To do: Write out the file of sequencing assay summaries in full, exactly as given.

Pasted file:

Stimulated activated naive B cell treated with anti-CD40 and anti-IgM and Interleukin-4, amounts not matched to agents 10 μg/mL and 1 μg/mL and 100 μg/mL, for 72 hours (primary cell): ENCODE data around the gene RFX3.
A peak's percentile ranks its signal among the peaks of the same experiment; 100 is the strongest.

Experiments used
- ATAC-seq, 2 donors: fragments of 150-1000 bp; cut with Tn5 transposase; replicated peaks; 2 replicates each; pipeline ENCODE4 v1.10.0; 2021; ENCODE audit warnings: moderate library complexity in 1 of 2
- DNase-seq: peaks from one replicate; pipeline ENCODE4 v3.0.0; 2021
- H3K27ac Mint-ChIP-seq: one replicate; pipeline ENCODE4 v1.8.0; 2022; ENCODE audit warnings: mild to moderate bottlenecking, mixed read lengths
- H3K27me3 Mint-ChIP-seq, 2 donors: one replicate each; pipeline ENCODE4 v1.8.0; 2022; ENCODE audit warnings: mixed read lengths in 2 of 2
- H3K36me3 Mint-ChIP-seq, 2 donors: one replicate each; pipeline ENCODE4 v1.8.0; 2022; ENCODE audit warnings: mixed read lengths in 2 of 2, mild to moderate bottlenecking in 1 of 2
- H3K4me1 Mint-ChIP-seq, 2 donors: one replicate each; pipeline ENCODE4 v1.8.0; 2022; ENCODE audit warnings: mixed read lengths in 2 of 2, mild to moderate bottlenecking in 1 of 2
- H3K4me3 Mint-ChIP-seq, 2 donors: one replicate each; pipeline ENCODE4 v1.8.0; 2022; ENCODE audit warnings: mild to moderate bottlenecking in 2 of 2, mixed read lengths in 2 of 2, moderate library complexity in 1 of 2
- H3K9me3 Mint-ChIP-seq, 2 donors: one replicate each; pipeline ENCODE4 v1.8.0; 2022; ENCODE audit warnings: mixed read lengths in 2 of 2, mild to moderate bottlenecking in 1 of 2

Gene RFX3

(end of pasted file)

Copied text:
Stimulated activated naive B cell treated with anti-CD40 and anti-IgM and Interleukin-4, amounts not matched to agents 10 μg/mL and 1 μg/mL and 100 μg/mL, for 72 hours (primary cell): ENCODE data around the gene RFX3.
A peak's percentile ranks its signal among the peaks of the same experiment; 100 is the strongest.

Experiments used
- ATAC-seq, 2 donors: fragments of 150-1000 bp; cut with Tn5 transposase; replicated peaks; 2 replicates each; pipeline ENCODE4 v1.10.0; 2021; ENCODE audit warnings: moderate library complexity in 1 of 2
- DNase-seq: peaks from one replicate; pipeline ENCODE4 v3.0.0; 2021
- H3K27ac Mint-ChIP-seq: one replicate; pipeline ENCODE4 v1.8.0; 2022; ENCODE audit warnings: mild to moderate bottlenecking, mixed read lengths
- H3K27me3 Mint-ChIP-seq, 2 donors: one replicate each; pipeline ENCODE4 v1.8.0; 2022; ENCODE audit warnings: mixed read lengths in 2 of 2
- H3K36me3 Mint-ChIP-seq, 2 donors: one replicate each; pipeline ENCODE4 v1.8.0; 2022; ENCODE audit warnings: mixed read lengths in 2 of 2, mild to moderate bottlenecking in 1 of 2
- H3K4me1 Mint-ChIP-seq, 2 donors: one replicate each; pipeline ENCODE4 v1.8.0; 2022; ENCODE audit warnings: mixed read lengths in 2 of 2, mild to moderate bottlenecking in 1 of 2
- H3K4me3 Mint-ChIP-seq, 2 donors: one replicate each; pipeline ENCODE4 v1.8.0; 2022; ENCODE audit warnings: mild to moderate bottlenecking in 2 of 2, mixed read lengths in 2 of 2, moderate library complexity in 1 of 2
- H3K9me3 Mint-ChIP-seq, 2 donors: one replicate each; pipeline ENCODE4 v1.8.0; 2022; ENCODE audit warnings: mixed read lengths in 2 of 2, mild to moderate bottlenecking in 1 of 2

Gene RFX3